Being prepared for the unexpected
Developing a strategy to get through
How to deal with work absences
The importance of cross-training
Figuring out who takes over the extra work
Tapping into the strength of your team
Being open about your tough times
Leading through vulnerability
Maintaining a positive attitude
Handling the emotional components
And more …
The company continues to perform at peak levels due to the strength of the company culture, and their proven processes and systems.
Cool Gear, Great Cause
If you’re looking for cool gear and apparel to show your Roundtables pride that also supports a great cause, check out our Shop. All of the proceeds go to our partner, The American Cancer Society. It’s a win-win!
We’re under an almost-constant barrage of information from every angle. As leaders in our business, it’s imperative that our messages are clearly understood. But it’s equally important, if not more so, that we get messages clearly.
Looking ahead to 2020, Jeremy Steinruck is focusing on clarity in communication and cutting through the white noise.
In this episode, Jeremy discusses how to make your communication skills better with Victoria and Mark, what it will take, and how it will help your business and your life.
Jeremy is co-owner and vice president of Axis Construction in Wichita Falls, TX, a company he and partner Jeff Miller started 13 years ago. Jeremy holds a master’s degree in human resource management, but he is most thankful for the influence of incredible mentors and friends who have shared their wisdom freely.
Learning to be a better communicator is possible, even if it’s not in your native skillset. Jeremy says the first part, for him, was getting rid of his “head trash.” He had to get rid of limiting beliefs, only hang on to ideas that could be proven true, eliminate his assumptions of what someone else believes, and not let any of those things influence his decisions. He talks about how to get past that, and boost your communication and listening skills, including:
The basic rules of engagement
Placing yourself in someone else’s comfort zone
How to plan your conversations
Understanding you can’t convince someone else
Asking questions to get to others’ needs
Setting goals at the beginning of the conversation
Communicating with intent
The four things to do before having a tough conversation
And more …
Two of the biggest barriers to effective communication are distraction and selfishness, and Jeremy says that recentering and concentrating on your core values will help you get over them.
Having a business partner can be an enormous advantage if you approach it correctly. Most people underestimate the commitment and work that goes into a partnership. Ensuring that you’re on the same page and share the same vision goes far beyond having a plan on paper.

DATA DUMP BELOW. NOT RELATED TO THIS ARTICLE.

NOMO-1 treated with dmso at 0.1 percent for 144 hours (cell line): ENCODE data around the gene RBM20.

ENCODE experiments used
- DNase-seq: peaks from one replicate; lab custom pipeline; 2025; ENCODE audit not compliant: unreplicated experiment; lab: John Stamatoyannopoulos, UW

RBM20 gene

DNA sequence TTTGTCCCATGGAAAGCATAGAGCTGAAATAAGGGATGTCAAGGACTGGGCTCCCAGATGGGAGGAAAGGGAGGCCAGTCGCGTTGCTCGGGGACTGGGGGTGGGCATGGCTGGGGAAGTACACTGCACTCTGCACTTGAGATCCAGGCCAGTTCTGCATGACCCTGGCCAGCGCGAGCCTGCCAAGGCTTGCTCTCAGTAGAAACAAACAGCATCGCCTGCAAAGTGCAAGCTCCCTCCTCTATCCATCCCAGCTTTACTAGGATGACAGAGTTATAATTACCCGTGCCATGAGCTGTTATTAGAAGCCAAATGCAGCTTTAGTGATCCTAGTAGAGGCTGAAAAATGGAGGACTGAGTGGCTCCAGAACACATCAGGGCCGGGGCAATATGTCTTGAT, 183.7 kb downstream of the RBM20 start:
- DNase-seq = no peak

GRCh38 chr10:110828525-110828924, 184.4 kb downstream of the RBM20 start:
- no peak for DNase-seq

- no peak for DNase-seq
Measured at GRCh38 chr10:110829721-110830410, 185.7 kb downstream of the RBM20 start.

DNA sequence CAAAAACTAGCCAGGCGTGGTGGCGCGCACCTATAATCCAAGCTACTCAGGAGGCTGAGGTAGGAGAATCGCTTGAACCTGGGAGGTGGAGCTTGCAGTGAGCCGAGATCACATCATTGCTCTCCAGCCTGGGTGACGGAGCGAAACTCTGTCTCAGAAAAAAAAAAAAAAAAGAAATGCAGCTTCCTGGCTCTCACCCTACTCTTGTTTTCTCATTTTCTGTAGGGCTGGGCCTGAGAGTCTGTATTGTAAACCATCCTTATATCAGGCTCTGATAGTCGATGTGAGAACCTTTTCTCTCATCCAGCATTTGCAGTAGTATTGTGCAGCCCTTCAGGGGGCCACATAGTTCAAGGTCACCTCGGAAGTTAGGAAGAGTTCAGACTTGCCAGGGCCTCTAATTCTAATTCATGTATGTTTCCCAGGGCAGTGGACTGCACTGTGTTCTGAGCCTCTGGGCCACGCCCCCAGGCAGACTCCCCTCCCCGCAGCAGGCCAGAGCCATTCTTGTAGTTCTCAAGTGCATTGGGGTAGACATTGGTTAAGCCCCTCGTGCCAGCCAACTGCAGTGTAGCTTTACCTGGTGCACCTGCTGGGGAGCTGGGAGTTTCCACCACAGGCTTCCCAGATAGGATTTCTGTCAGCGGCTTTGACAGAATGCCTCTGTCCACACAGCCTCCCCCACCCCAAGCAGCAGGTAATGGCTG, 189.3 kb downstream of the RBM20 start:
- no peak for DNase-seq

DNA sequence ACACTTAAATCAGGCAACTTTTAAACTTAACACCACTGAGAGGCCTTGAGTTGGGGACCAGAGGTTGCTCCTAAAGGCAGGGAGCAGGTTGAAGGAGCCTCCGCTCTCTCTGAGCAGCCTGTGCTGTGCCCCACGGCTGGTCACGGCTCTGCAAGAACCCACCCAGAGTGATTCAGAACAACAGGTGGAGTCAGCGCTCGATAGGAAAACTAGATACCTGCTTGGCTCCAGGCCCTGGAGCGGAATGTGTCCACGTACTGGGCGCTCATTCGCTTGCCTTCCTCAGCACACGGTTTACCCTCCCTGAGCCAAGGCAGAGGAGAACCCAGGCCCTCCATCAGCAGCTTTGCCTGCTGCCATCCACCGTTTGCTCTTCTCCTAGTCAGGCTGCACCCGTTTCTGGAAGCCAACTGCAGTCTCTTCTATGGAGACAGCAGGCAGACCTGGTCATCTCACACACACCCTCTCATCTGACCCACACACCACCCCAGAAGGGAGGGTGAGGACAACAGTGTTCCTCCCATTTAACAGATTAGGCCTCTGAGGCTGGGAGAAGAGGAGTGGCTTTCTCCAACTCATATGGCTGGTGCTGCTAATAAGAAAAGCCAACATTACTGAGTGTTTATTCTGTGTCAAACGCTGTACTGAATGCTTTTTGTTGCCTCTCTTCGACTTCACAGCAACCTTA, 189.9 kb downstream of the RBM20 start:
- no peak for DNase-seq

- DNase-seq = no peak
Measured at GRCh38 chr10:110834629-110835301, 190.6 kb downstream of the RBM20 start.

In this episode, Matt Carlson shares his story with Victoria and Mark, and what he’s learned as the minority partner in his business in making the relationship work.
Matt is the general manager and co-owner of Fox Home Innovations in Manhattan, KS. After 10 years in the business, and nine as an owner he has a unique perspective on the lessons he has learned from growing FHI alongside his business partner Chris Fox.
Matt and Chris met in college, and worked on several projects together there while both where studying entrepreneurship. Matt then joined Chris in his new remodeling company. He started out working in the field, and Chris proposed the partnership idea quickly. It started as a trial run for a year, while he was still considered an employee. They made it official after the trial period. Matt talks about what you need to do to create and maintain a successful partnership, including:
Making the commitment
Being open and honest
Putting egos aside
How to maintain an equal partnership regardless of ownership stake
The importance of having open books
Delegating duties and responsibilities
Keeping egos out of it
Speaking with one voice
Taking a thoughtful approach to long-term company health
And more …
If you’re in a partnership, or are considering one, Matt says the biggest thing to remember is to put the business first — above any personal relationship you share.
Never Stop Learning…
In today’s episode, Mark mentions ourMasterclass sessions that are now available. These two-day courses are intimate, interactive sessions with plenty of hands-on instruction. Small class sizes mean you have plenty of time to interact with your trainer and classmates. All of our instructors are industry experts and among the best in their fields of expertise. To see our slate of available courses, go to https://www.remodelersadvantage.com/events-training/masterclass